News and notes: Alumnus presents a gift fit for a queen

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Matthew Quilley (Criminal justice 2007) has made three tours throughout North America and Europe during the four years he has spent with the RCMP’s Musical Ride. “But I can say without a doubt that the Royal Windsor Horse Show in England is the most memorable place I will have ever shown,” he said. “It helps that we met the Queen!”

Not only did Quilley meet Her Majesty Queen Elizabeth II in May during her 90th birthday celebrations at the horse show, but he presented her with a horse from the Musical Ride’s breeding stock, a tradition which has spanned most of her reign.

“This was the sixth horse the RCMP has given the Queen – a gelding named Fergus who has been renamed to ‘Sir John’ by Her Majesty as a nod to Sir John A. Macdonald, our first Prime Minister,” says Quilley. “To present the Queen her horse, the full troop of 32 riders and horses walked up to the main gate into the private area of Windsor Castle. After we formed a horseshoe, the Queen came out to receive her gift. After a few photos, she took the time to walk around and see each rider and horse. My roommate and I happened to be next to each other and spoke very briefly with Her Majesty about the wildfires that were currently affecting Fort McMurray and the wildfire that devastated Slave Lake, where I was posted prior to the RCMP and was working the day the fire hit.”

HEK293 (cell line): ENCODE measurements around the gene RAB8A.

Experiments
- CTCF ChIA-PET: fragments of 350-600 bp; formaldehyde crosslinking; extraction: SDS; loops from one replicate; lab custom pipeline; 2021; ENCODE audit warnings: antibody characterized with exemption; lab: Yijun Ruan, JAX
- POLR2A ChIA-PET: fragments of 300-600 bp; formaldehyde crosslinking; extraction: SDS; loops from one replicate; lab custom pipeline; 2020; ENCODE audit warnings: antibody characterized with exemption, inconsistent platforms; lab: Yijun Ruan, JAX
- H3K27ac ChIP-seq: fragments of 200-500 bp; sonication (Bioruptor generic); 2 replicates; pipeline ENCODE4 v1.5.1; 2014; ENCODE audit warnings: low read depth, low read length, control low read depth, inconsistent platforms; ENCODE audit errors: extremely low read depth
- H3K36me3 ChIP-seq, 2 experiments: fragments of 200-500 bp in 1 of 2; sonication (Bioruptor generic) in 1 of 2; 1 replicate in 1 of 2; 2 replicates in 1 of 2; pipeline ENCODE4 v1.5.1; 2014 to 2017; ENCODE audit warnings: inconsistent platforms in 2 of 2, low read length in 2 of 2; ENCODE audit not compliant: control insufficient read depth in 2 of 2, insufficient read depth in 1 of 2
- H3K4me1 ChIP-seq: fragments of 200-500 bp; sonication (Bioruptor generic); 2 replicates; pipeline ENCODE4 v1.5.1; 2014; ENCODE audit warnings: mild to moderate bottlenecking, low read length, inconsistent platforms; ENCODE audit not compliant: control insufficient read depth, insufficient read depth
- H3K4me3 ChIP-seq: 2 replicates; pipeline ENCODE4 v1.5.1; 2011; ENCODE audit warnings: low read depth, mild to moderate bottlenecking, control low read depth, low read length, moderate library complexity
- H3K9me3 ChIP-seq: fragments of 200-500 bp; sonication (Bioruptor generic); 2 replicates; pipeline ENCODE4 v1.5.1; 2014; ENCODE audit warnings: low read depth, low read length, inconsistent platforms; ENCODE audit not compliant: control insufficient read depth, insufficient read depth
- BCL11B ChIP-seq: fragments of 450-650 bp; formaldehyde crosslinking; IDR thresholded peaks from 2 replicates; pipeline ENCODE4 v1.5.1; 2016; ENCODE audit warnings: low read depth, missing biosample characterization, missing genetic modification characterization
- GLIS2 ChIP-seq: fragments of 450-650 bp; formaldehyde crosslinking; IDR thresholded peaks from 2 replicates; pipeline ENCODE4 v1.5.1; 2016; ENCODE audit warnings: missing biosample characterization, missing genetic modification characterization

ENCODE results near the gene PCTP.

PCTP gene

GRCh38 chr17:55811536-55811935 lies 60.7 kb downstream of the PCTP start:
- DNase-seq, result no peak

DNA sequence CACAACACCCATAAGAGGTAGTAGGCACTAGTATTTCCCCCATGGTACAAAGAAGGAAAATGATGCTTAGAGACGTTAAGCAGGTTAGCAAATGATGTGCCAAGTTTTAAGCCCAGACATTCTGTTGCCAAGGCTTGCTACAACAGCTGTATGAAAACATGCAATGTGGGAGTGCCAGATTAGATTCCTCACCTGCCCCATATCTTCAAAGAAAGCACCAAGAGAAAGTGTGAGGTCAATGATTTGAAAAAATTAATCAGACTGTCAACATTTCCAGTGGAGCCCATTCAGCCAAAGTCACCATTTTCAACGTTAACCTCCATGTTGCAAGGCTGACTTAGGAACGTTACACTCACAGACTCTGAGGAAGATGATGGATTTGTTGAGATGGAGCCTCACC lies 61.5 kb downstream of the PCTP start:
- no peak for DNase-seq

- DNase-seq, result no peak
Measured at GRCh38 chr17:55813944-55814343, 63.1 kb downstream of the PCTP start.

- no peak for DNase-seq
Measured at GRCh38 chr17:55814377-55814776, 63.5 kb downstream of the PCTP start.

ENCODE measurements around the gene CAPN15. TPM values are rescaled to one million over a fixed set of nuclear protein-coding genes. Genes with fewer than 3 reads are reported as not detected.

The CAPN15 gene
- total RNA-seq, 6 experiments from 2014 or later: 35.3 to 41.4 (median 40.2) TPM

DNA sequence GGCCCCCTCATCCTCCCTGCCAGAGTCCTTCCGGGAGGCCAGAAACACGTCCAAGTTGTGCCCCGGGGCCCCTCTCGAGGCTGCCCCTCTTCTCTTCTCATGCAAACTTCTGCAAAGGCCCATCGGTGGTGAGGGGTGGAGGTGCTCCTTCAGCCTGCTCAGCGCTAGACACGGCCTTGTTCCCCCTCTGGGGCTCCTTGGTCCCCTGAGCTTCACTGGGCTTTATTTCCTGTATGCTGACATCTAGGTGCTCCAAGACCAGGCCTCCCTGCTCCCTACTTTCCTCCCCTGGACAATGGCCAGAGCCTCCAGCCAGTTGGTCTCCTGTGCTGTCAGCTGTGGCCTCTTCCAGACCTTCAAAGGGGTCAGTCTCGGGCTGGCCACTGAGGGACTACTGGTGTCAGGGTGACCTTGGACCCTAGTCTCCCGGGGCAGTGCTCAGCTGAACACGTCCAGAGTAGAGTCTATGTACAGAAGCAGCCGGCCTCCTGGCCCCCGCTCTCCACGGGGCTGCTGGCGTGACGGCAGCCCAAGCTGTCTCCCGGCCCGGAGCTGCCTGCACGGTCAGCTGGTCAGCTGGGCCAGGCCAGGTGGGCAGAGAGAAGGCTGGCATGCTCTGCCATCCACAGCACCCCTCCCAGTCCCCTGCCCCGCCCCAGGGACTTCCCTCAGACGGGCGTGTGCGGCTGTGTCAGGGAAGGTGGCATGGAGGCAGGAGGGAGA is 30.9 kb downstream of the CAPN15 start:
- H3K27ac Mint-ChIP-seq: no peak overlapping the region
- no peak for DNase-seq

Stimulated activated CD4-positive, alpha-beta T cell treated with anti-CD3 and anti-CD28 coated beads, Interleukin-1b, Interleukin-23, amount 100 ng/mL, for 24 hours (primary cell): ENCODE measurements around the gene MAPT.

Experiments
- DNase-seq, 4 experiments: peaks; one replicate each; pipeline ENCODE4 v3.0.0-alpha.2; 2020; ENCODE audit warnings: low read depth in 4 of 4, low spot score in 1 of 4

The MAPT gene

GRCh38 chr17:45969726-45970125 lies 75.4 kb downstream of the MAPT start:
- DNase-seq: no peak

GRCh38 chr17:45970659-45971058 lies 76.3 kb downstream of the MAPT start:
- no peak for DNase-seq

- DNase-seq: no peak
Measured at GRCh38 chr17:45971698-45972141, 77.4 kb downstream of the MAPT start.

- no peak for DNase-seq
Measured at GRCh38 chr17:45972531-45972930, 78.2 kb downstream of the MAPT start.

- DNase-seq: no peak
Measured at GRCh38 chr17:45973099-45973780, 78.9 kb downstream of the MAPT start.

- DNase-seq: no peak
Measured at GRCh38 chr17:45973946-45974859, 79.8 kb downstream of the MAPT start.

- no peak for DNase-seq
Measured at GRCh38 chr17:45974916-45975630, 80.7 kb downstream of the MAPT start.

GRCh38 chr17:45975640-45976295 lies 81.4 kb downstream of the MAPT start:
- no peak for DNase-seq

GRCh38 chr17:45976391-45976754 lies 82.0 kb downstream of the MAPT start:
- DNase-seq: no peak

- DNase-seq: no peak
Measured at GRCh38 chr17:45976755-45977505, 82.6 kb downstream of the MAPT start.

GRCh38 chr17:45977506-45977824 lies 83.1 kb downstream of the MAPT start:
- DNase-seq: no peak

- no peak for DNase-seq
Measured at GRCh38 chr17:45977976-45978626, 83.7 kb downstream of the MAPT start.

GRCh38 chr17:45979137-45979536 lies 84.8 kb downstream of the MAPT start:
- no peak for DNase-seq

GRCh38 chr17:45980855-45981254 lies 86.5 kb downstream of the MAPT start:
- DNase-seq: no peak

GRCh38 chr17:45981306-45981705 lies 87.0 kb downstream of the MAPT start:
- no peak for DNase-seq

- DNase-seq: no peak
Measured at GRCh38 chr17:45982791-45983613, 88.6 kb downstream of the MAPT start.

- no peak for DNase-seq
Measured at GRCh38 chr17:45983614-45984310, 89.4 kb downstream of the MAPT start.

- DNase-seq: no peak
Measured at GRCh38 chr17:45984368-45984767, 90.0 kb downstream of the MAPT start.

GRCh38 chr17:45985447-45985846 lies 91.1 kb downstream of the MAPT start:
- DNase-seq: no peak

The Windsor Horse Show was just one stop on the Ride’s 18-day tour of England – and the logistics of transporting horses and riders was a challenge. “The horses were transported via truck to the Toronto airport, flown to Amsterdam, The Netherlands, then trucked into the U.K. via Belgium, France, a short train ride through a long tunnel underneath the English Channel, and finally into Windsor in the shadow of Windsor Castle. As an experienced member of the Musical Ride, I was selected to travel with the horses. The rest of the riders flew direct.

“Flying with the horses is a challenge as it is new to them and there are a lot of dynamics involved in the travel,” Quilley adds. “The crates that they are shipped in are small. There are three horses to a crate with a small space at the front for hay nets to be hung and for grooms to stand in. Our job was to keep the horses calm as they were loaded into the back of the airplane as well as during takeoff and landing. The horses did great and we arrived without any major incidents.”

Quilley, whose brother Derek (Criminal Justice 2003) was also a member of the Musical Ride, will likely be transferring out of the Ride and back to Alberta at the end of this year. If that happens, it will be bittersweet. “I love horses and meeting new people – it’s as simple as that. We are actually a public relations unit and I feel I have found my niche in promoting a positive image of the RCMP and Canada. I find a lot of pleasure in showing in the small towns and seeing the impact we can have.”

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